18.8 C
Nairobi
Wednesday, February 21, 2024
HomebioWallah Bin Wallah: Why Swahili Author Who Started Out As Fishmonger Changed...

Wallah Bin Wallah: Why Swahili Author Who Started Out As Fishmonger Changed His Luo Name

  • Wallah Bin Wallah (born in 1956) is best known for his Swahili texts, Kiswahili Mufti
  • Before changing his name, he was known as Wallah Ndeda

The name Wallah bin Wallah stirs up a bevy of memories in many Kenyans who’ve gone through the 8-4-4 system of education. He is the brains behind a number of primary school Swahili books, Kiswahili Mufti being his most famous one. Not only has he authored books, but the former primary school teacher was also involved in the translation of the Tanzanian revised constitution.

Here is his story as told by WoK.

Wallah Bin Wallah Background and Employment

Wallah bin Wallah was born in 1956 in Mwanza Tanzania. He attended Lukungu Primary School and then proceeded to Bukumbi Primary School for two years.

After completing his class seven exams, he couldn’t afford school fees. Church missionaries took him in 1972 and enrolled him at Nyegezi seminary School.

The author stayed there for one and a half years before dropping out. The church missionaries stopped sponsoring his education after he converted to Islam.

Following this turn of events, he became a fish vendor and split his time between Mwanza and Kisumu. The Muslim Youth League sponsored him and he attended Ravals Secondary School in Nairobi.

Unfortunately, they could not sponsor him past Form Two and he resorted to business in order to raise fees. He started selling groundnuts and vegetables.

Selling Vegetables

“I would wake up at 3am, go to Marikiti, buy vegetables, keep them in my house and then rush to school,” he said.

After school, he would then package the vegetables and sell them. At times, he would also sell peanuts along Railways. 

Swahili became his passion and by the time he was completing Form Four, Wallah bin Wallah was somewhat a guru in the language.

He was offered a Swahili teaching job which paid him Sh300 monthly. Soon after completing his Form six, he joined Morogoro Teachers College. Upon graduating, he was posted to Misyani Girls’ Secondary School. 

Also Read: The Best Swahili Set Book Authors in Kenya

The young Wallah changed his Luo name from Wallah Ndeda to Wallah bin Wallah. His dream was to become an author and he feared the tribalism in the country would hamper the sale of his books.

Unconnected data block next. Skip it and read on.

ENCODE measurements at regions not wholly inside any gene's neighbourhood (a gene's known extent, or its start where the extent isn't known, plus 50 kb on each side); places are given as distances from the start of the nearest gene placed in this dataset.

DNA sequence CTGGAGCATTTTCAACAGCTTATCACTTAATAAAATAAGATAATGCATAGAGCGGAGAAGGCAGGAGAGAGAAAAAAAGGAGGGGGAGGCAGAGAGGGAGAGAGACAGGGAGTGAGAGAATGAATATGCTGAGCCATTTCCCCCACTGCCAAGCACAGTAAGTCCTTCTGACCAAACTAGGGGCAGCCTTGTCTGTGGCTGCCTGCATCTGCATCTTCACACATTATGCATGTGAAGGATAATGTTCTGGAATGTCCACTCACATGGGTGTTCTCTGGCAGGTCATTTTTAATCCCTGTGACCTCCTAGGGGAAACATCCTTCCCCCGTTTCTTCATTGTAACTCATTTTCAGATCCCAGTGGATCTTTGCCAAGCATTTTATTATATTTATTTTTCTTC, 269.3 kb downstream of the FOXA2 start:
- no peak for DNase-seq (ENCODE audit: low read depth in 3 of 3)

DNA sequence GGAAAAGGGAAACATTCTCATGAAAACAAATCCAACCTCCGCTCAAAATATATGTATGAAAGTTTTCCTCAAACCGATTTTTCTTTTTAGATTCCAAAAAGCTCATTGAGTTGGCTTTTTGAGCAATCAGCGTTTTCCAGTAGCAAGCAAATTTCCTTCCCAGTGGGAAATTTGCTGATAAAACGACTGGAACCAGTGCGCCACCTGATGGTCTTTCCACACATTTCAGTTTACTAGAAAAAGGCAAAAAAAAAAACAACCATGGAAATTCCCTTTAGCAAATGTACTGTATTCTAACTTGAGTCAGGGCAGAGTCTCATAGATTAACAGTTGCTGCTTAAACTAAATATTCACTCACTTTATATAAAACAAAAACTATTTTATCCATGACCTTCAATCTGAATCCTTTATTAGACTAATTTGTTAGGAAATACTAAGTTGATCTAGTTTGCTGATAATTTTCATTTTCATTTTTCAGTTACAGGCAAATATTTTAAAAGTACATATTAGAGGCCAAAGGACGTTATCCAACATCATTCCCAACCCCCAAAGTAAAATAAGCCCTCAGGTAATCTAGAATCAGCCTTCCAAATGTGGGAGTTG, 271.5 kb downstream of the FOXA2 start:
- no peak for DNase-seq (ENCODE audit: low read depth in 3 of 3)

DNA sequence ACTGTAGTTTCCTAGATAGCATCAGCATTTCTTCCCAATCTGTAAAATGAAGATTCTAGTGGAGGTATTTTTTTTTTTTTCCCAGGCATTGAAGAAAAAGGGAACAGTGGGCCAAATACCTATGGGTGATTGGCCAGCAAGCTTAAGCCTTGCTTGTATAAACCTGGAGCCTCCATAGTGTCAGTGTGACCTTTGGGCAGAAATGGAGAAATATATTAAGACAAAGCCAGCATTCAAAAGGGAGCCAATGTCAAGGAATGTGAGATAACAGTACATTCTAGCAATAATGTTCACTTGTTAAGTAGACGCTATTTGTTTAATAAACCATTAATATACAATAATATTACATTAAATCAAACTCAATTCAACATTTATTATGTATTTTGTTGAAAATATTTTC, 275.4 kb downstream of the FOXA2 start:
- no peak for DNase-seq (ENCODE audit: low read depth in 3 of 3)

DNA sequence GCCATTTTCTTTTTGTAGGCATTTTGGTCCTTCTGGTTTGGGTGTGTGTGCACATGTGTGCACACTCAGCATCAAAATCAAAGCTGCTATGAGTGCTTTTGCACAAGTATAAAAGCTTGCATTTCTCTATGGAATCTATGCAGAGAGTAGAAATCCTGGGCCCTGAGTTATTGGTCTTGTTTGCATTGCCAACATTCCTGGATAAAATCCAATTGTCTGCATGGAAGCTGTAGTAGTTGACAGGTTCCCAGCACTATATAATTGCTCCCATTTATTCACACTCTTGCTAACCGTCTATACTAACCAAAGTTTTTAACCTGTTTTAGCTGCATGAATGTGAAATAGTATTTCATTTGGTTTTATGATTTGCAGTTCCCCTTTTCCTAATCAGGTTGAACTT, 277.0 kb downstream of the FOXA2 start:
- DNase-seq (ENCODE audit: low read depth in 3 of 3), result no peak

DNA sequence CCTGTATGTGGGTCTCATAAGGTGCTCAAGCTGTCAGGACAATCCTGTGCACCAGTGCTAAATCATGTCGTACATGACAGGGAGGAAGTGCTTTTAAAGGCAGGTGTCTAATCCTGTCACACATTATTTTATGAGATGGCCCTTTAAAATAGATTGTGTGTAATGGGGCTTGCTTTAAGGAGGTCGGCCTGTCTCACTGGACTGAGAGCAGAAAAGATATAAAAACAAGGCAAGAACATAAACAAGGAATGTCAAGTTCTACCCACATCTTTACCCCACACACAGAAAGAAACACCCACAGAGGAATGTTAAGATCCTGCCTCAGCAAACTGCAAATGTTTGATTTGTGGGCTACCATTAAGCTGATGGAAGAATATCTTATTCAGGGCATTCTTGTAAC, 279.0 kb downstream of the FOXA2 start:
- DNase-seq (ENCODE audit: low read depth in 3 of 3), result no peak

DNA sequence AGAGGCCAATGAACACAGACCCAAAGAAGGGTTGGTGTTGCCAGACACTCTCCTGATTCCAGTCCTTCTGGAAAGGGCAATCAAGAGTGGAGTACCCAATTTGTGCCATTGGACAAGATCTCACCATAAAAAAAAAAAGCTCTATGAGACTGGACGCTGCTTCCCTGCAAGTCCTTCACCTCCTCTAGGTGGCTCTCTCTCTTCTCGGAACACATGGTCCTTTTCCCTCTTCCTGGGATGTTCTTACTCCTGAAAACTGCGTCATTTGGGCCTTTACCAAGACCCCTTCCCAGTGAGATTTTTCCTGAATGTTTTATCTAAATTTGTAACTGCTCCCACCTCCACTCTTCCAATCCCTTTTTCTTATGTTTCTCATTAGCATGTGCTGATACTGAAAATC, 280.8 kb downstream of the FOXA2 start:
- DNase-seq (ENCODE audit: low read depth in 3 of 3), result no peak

Wallah joined Zanzibar Campus and trained in Swahili and Arabic. Returning to Kenya, he was employed at Moi Girls before moving to Mbita High School. Malenga wa Ziwa Kuu, which was his first book, was written around this time. It became a major success and various colleges used it as a course book.

Wallah Bin Wallah Teaching Job

In 1994, he resigned from the Teachers Service Commission. He then authored the book Taswira ya KCPE Kiswahili. The book’s success attracted Longhorn Publishers. They commissioned him to write course books and this is how Kiswahili Mufti and Insha Mufti came about. 

At the beginning, his books faced massive criticism. However, they have been accepted and are still used as primary course books in most Kenyan Primary Schools. 

The reputable author’s sphere of influence has also spread to other parts of East Africa where his books are also sold. He comfortably earns about Sh50 million a year through royalties. In a previous interview, he said the amount at times is Sh70 million a year. 

“Fifty Million is just an average. It could be more or less. It could even go up to Sh70 million or come down to Sh30 million per year,” he told The Standard. 

The Swahili Master also holds a Masters and PHD from Dar es Salaam University. He has also written a number of story books including:

  • Bado Mmoja
  • Kifo cha Wema 
  • Kicheko cha Maiti 
  • Zawadi ya Sanda 
  • Sitaki Simu 
  • Mbwa wa Majini 
  • Kitanzi cha Utandawizi 
  • Tumgidie Bwege 
  • Sifi Mara Mbili 

The famous author is the proprietor of Wasta Kiswahili Center and Wasta Awards. He wanted to transform the center into a training institution. Putting everything into motion and even purchasing graduation gowns, the Ministry of Education insisted the center must be a branch of a big university. Hence, the plans stalled. 

Personal Life

Wallah is married to Estallah and Silviallah Wallah. He is father to Fidia Nusra, Jeff Kauchape, Julisha Mantiki, Jitu Kamaliza, Sadfa Nana Wallah, and Zaibu Musa.

Speak Your Mind

You cannot copy content of this page